Frame, sheetrock, insulate, rewire: we hired done
what I can’t do, which is all of it, to transform
into a study a garage that was first a barn,
with a horse window that still opens, with walls that,
in hush enough, still whisper what I hear as the shush
of oats and the swish of hay, though who could be sure.
There was a time before cars, and a time
when who could afford them. I feel myself accountable
to keep pure just what reveals that nothing ever was pure:
a profound awareness of infrastructure.
What I perceive as frenzy I know
is the most intricate and complicated order.
But what did knowing ever show me that helped?
Wild horses not far from here still stir clouds of grit
when they gallop in loops through the definition
of windswept. I want to ride the unridden,
but if ever I had the strength to, I have it no more,
and my life proves I never had the courage.
Maybe to others it is, but to me it was not, given
to be aware of both the construct and what is hidden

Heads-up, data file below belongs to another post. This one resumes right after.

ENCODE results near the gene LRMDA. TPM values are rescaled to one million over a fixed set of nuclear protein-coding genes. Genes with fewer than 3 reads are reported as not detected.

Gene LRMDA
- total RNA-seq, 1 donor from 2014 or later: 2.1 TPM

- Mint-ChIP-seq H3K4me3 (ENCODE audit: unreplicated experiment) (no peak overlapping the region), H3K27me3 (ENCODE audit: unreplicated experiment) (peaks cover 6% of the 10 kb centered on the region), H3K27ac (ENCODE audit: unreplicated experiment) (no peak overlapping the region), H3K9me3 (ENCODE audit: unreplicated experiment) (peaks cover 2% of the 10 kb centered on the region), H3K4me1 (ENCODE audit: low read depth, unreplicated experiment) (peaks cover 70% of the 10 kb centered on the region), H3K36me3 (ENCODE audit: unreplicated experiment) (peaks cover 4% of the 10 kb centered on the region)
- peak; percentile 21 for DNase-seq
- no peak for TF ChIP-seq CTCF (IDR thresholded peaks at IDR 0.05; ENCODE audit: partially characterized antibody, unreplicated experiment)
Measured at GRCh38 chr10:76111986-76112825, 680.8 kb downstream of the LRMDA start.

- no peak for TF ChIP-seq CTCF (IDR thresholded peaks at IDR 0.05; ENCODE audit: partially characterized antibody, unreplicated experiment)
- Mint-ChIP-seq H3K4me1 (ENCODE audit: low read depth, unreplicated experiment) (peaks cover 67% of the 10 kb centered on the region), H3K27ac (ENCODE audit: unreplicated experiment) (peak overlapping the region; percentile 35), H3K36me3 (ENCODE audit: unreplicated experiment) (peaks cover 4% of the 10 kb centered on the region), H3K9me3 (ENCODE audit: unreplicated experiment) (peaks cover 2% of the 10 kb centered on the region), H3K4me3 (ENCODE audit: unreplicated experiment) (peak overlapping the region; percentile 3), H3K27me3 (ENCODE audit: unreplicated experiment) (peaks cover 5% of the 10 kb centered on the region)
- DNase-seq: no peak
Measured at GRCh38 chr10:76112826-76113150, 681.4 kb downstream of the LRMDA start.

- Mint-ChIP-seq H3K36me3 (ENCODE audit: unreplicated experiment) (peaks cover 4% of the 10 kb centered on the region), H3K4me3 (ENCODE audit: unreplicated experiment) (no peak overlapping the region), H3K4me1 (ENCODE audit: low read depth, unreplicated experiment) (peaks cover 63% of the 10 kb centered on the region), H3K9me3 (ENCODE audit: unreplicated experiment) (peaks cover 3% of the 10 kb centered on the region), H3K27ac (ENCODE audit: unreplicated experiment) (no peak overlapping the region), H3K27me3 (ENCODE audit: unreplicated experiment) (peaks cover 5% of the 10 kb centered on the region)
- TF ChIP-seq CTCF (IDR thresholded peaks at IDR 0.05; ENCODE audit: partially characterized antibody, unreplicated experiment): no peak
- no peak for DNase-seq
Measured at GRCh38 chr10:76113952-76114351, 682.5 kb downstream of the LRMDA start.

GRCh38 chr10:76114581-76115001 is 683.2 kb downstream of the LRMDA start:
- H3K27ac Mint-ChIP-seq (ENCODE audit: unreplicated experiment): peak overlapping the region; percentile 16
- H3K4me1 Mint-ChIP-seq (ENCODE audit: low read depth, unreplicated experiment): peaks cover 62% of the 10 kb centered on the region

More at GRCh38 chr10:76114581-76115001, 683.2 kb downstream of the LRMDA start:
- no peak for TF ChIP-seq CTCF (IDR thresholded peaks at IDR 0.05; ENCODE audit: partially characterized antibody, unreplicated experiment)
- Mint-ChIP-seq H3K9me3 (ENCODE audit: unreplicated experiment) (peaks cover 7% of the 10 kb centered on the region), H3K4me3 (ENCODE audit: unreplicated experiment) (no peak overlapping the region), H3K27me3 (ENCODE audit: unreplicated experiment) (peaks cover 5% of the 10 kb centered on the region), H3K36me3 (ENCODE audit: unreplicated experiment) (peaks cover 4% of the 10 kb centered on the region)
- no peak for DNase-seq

from the construct. Measure twice, cut once.
I don’t cut much, so I’ve tried to apply
to things I do more often advice that sounds good.
Think twice, speak once. Listen twice, speak once.
Read twice, write once. Not that I succeed. But that barn —
before dawn to hear things that rustle quietly:
mice racing their fear across the hay, the cow’s tail
protesting. Sit. Listen, list. Hide within the construct.
But everything returns to winter here in Laramie.
Only when the snow kept falling did I see
my walking speed enforced by a held candle,
know how much more satisfying snow is than sunlight,
hear the half-registered sibilance that kept me from sleep.
Sleep twice, dream once. I would ask to dream more often,
but the frenzy frightens me, and feels beyond order.
Is frenzy what separates order from ordering?
Or what takes so much space it shoves them together?
I was getting better at the forgetting we call
dreamless sleep, but with all this wintering
I became an insomniac, remembering.